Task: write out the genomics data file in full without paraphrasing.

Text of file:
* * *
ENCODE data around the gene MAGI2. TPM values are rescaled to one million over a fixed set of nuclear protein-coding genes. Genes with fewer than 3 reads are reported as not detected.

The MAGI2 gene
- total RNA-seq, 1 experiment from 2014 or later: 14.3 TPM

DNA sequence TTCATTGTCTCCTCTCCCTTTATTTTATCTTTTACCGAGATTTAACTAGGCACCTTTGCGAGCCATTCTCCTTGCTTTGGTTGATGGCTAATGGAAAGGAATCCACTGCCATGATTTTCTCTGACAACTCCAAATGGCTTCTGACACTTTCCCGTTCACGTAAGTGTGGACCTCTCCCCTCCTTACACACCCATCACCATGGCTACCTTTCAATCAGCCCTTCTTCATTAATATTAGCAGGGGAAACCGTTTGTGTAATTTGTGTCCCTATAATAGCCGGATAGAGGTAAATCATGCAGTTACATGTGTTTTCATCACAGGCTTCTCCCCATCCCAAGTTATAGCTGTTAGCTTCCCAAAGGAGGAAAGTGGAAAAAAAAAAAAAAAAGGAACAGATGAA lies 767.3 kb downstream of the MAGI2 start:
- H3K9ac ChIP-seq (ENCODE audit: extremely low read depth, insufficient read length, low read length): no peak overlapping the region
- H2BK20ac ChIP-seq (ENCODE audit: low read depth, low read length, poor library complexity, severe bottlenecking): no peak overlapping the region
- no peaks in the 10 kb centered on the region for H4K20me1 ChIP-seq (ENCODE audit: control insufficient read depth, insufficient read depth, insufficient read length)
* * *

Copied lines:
ENCODE data around the gene MAGI2. TPM values are rescaled to one million over a fixed set of nuclear protein-coding genes. Genes with fewer than 3 reads are reported as not detected.

The MAGI2 gene
- total RNA-seq, 1 experiment from 2014 or later: 14.3 TPM

DNA sequence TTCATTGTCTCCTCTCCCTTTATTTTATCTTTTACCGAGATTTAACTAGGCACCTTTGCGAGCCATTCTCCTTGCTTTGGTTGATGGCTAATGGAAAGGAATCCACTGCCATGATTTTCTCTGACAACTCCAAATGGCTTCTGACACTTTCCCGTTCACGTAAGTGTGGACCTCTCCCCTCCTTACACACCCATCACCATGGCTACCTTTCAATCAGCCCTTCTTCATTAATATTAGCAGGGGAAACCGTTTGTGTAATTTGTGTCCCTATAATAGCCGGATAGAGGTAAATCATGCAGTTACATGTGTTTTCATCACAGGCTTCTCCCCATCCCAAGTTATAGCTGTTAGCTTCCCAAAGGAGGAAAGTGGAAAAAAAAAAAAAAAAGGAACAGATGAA lies 767.3 kb downstream of the MAGI2 start:
- H3K9ac ChIP-seq (ENCODE audit: extremely low read depth, insufficient read length, low read length): no peak overlapping the region
- H2BK20ac ChIP-seq (ENCODE audit: low read depth, low read length, poor library complexity, severe bottlenecking): no peak overlapping the region
- no peaks in the 10 kb centered on the region for H4K20me1 ChIP-seq (ENCODE audit: control insufficient read depth, insufficient read depth, insufficient read length)